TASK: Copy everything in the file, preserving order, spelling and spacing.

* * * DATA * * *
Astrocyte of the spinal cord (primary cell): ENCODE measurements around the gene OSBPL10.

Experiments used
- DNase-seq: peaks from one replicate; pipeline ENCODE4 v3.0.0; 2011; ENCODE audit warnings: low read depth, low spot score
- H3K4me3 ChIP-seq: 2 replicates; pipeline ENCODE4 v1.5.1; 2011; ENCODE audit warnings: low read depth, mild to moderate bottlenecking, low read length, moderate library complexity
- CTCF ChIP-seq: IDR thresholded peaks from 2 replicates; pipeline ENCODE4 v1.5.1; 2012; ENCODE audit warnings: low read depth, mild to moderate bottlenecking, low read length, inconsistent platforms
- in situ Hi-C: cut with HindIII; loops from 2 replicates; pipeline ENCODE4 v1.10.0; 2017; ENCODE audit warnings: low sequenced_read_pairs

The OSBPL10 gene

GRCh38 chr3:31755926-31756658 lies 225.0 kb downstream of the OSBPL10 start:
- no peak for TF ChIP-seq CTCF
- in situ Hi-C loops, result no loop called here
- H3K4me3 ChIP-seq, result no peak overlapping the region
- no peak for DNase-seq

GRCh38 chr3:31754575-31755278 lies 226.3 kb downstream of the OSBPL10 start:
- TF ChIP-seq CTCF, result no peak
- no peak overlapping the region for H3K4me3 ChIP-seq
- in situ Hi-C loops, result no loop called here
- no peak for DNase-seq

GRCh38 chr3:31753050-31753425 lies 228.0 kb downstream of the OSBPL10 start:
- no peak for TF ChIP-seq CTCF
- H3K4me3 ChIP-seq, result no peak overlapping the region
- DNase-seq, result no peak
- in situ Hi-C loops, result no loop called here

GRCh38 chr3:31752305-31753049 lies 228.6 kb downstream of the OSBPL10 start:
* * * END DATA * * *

Astrocyte of the spinal cord (primary cell): ENCODE measurements around the gene OSBPL10.

Experiments used
- DNase-seq: peaks from one replicate; pipeline ENCODE4 v3.0.0; 2011; ENCODE audit warnings: low read depth, low spot score
- H3K4me3 ChIP-seq: 2 replicates; pipeline ENCODE4 v1.5.1; 2011; ENCODE audit warnings: low read depth, mild to moderate bottlenecking, low read length, moderate library complexity
- CTCF ChIP-seq: IDR thresholded peaks from 2 replicates; pipeline ENCODE4 v1.5.1; 2012; ENCODE audit warnings: low read depth, mild to moderate bottlenecking, low read length, inconsistent platforms
- in situ Hi-C: cut with HindIII; loops from 2 replicates; pipeline ENCODE4 v1.10.0; 2017; ENCODE audit warnings: low sequenced_read_pairs

The OSBPL10 gene

GRCh38 chr3:31755926-31756658 lies 225.0 kb downstream of the OSBPL10 start:
- no peak for TF ChIP-seq CTCF
- in situ Hi-C loops, result no loop called here
- H3K4me3 ChIP-seq, result no peak overlapping the region
- no peak for DNase-seq

GRCh38 chr3:31754575-31755278 lies 226.3 kb downstream of the OSBPL10 start:
- TF ChIP-seq CTCF, result no peak
- no peak overlapping the region for H3K4me3 ChIP-seq
- in situ Hi-C loops, result no loop called here
- no peak for DNase-seq

GRCh38 chr3:31753050-31753425 lies 228.0 kb downstream of the OSBPL10 start:
- no peak for TF ChIP-seq CTCF
- H3K4me3 ChIP-seq, result no peak overlapping the region
- DNase-seq, result no peak
- in situ Hi-C loops, result no loop called here

GRCh38 chr3:31752305-31753049 lies 228.6 kb downstream of the OSBPL10 start: